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SOURCE: A review of 2061: Odyssey Three, in Analog Science Fiction/Science Fact, Vol. CVIII, No. 9, September, 1988, p. 183.
[In the following excerpt, Easton writes that although 2061 is too weak of a novel to stand on its own, it does function well within the series.]
Arthur C. Clarke keeps on truckin’. Now he gives us 2061: Odyssey Three as—of course—a sequel to 2001: A Space Odyssey and 2010: Odyssey Two. And there seems likely to be another sequel, though it will probably be set sometime in the 3000s （at least, this one’s final segment is dated 3001）.
What’s happening in 2061? Technology has...
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SOURCE: “Utopia Subverted: Unstated Messages in Childhood’s End,” in Extrapolation, Vol. 30, No. 4, Winter, 1989, pp. 372-79.
[In the essay below, Abrash discusses Childhood’s End, arguing that Clarke transcends Western concepts of utopia.]
Science fiction, dealing as it frequently does with societies removed in space or time from our own, includes portrayals of many utopias. The great majority of these, however, are incomplete in scope and superficial in content, for the simple reason that their raison d’etre is to serve as setting or plot device rather than present a serious utopian vision. A science fiction story which chances to take place...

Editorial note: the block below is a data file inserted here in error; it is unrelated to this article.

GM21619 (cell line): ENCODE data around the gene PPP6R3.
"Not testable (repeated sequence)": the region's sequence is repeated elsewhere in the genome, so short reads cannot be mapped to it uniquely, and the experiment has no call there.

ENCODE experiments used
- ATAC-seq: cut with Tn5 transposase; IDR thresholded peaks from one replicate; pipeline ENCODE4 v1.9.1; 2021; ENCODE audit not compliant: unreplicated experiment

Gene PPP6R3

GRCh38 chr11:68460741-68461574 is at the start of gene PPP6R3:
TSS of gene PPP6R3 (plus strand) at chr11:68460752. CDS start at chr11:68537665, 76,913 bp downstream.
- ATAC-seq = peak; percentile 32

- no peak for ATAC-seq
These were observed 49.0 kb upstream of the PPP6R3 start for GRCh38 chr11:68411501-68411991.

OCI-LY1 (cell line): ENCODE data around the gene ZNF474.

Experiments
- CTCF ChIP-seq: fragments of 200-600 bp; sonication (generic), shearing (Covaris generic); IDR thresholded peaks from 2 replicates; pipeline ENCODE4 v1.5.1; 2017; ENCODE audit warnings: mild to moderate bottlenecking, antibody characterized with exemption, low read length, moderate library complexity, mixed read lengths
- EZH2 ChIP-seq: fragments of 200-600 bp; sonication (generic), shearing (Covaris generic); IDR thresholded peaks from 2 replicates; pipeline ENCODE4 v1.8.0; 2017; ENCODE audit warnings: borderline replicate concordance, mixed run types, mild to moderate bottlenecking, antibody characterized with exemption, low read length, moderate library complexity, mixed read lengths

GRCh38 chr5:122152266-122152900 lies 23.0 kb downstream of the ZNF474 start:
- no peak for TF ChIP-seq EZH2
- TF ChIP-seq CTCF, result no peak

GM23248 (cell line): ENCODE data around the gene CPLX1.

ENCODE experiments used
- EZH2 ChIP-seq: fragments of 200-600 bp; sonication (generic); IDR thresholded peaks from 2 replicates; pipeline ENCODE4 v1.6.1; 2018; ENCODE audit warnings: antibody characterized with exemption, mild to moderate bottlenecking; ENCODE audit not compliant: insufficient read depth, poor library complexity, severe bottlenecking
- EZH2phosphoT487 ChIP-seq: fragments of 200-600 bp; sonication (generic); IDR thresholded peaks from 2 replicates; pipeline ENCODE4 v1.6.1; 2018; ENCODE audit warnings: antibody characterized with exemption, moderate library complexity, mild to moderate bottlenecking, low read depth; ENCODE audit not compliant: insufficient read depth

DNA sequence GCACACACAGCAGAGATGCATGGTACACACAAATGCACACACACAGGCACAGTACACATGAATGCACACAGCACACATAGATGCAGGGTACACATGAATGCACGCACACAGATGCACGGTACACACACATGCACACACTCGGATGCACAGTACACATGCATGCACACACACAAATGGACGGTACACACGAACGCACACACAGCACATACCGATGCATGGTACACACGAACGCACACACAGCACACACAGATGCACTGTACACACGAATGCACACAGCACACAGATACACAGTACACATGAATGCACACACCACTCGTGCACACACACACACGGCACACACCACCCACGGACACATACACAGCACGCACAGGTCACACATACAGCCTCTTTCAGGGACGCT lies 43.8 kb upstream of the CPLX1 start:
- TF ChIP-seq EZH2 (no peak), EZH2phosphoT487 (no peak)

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SOURCE: “Arthur C. Clarke and the Alien Encounter: The Background of Childhood’s End,” in Extrapolation, Vol. 30, No. 1, Spring, 1989, pp. 53-69.
[In the essay below, Beatie surveys Clarke's portrayal of aliens throughout his writings.]
“If one believes that life is a characteristic phenomenon in the Universe, and not a rare disease that has attacked a handful of unimportant worlds, then the conclusion is unavoidable that there must be at least some races far older and presumably far more advanced than our own.”
—Arthur C. Clarke, The Exploration of Space...
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SOURCE: “The Lament of the Midwives: Arthur C. Clarke and the Tradition,” in Extrapolation, Vol. 31, No. 1, Spring, 1990, pp. 36-53.
[In the following essay, Waugh examines the underlying structure that unifies Childhood’s End.]
In the nearly forty years since its publication the popularity of Childhood’s End shows little sign of diminishing. The variety of its subplots and the fascination of its main character Karellen may offer a partial reason for that popularity, as may the peculiar élan of its climax; but the coherence of the subplots, the import of Karellen, and the significance of the climax remain disputed. Yet the subplots parallel one another...
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SOURCE: “Self and Other in SF: Alien Encounters,” in Science-Fiction Studies, Vol. 20, No. 1, March, 1993, pp. 15-33.
[In the essay below, Malmgren analyzes the nature of alien encounters in a diverse range of science fiction, including Clarke's Childhood’s End.]
1. ALIEN ENCOUNTER SF
When science fiction uses its limitless range of symbol and metaphor novelistically, with the subject at the center, it can show us who we are, and where we are, and what choices face us, with unsurpassed clarity, and with a great and troubling beauty.